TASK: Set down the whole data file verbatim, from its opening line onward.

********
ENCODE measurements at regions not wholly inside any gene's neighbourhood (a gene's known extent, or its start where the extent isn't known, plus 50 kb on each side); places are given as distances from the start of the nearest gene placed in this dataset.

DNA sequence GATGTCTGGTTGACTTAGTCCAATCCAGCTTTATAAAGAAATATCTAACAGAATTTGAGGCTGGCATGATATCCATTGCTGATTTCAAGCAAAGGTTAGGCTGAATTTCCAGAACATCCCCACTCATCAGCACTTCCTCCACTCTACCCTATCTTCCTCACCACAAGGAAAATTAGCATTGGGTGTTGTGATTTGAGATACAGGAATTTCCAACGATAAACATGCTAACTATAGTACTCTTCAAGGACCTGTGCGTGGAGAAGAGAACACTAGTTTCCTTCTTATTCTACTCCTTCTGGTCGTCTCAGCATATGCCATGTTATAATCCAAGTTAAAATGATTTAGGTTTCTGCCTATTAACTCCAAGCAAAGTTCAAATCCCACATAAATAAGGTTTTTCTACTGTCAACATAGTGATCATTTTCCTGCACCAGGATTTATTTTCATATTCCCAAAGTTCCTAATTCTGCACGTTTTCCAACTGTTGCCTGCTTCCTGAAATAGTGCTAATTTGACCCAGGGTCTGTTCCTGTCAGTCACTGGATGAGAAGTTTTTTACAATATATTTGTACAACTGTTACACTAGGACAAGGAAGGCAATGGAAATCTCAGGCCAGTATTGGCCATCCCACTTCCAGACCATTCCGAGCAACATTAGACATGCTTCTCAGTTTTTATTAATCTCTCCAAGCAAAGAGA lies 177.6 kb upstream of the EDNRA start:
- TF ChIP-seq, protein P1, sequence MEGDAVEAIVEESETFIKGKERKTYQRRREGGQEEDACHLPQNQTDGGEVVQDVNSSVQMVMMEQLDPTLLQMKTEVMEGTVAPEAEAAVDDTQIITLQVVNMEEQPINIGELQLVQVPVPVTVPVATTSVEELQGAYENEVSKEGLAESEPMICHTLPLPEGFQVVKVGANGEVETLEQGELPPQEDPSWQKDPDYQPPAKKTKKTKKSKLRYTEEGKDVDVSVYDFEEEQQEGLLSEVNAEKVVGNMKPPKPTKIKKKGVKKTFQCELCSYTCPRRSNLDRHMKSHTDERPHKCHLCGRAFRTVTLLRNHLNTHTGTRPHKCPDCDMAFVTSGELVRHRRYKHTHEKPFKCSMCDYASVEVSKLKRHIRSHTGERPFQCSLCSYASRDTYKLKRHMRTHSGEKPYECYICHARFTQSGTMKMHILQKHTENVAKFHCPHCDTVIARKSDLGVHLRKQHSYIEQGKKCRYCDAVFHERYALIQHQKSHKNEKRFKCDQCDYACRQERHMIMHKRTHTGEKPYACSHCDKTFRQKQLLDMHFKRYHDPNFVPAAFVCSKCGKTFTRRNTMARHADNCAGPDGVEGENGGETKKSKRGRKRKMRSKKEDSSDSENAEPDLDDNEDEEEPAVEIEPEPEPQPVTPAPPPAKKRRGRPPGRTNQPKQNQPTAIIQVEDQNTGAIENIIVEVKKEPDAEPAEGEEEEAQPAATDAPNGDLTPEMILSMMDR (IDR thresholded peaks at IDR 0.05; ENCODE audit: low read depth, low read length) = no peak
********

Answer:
ENCODE measurements at regions not wholly inside any gene's neighbourhood (a gene's known extent, or its start where the extent isn't known, plus 50 kb on each side); places are given as distances from the start of the nearest gene placed in this dataset.

DNA sequence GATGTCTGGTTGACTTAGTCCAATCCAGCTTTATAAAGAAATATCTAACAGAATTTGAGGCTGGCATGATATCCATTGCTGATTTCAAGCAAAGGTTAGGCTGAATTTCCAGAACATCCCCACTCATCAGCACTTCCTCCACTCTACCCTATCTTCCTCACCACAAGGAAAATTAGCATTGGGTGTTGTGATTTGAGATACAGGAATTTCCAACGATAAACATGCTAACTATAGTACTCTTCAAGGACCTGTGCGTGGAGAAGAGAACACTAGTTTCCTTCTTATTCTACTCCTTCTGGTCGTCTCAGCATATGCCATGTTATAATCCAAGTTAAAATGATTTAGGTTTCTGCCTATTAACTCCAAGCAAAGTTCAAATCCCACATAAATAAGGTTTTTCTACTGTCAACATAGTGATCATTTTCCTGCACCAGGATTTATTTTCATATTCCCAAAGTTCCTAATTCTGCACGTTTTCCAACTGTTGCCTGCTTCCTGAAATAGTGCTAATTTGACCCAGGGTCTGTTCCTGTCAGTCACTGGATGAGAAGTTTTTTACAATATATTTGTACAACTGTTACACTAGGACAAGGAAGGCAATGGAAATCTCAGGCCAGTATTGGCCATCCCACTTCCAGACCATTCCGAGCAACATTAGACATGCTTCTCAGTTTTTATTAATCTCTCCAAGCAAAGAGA lies 177.6 kb upstream of the EDNRA start:
- TF ChIP-seq, protein P1, sequence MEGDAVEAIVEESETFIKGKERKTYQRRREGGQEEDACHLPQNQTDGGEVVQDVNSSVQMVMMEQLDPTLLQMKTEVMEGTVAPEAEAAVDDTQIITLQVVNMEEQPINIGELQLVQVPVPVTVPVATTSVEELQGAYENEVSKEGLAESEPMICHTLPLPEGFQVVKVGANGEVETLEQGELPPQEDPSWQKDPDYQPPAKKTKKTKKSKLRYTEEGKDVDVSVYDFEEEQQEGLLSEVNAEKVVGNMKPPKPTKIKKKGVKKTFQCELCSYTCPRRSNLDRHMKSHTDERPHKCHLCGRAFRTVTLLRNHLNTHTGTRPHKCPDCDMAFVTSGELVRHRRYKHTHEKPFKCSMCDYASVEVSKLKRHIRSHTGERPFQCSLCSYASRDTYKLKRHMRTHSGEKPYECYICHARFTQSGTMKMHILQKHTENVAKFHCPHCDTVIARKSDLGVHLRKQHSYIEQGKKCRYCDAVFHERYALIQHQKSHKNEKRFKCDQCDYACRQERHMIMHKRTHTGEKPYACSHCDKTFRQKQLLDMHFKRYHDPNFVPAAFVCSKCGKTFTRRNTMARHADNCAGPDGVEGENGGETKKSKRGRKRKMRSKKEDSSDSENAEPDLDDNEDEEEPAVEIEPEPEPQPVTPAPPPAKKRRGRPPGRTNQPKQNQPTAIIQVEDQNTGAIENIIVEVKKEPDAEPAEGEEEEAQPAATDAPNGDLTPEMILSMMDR (IDR thresholded peaks at IDR 0.05; ENCODE audit: low read depth, low read length) = no peak